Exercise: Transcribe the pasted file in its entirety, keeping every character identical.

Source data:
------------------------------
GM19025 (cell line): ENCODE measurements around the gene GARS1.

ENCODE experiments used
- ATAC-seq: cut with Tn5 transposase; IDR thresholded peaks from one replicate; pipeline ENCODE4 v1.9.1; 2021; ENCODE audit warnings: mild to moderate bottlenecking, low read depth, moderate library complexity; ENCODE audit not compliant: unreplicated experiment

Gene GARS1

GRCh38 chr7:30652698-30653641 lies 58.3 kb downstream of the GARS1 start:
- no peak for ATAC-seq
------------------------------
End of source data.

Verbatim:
GM19025 (cell line): ENCODE measurements around the gene GARS1.

ENCODE experiments used
- ATAC-seq: cut with Tn5 transposase; IDR thresholded peaks from one replicate; pipeline ENCODE4 v1.9.1; 2021; ENCODE audit warnings: mild to moderate bottlenecking, low read depth, moderate library complexity; ENCODE audit not compliant: unreplicated experiment

Gene GARS1

GRCh38 chr7:30652698-30653641 lies 58.3 kb downstream of the GARS1 start:
- no peak for ATAC-seq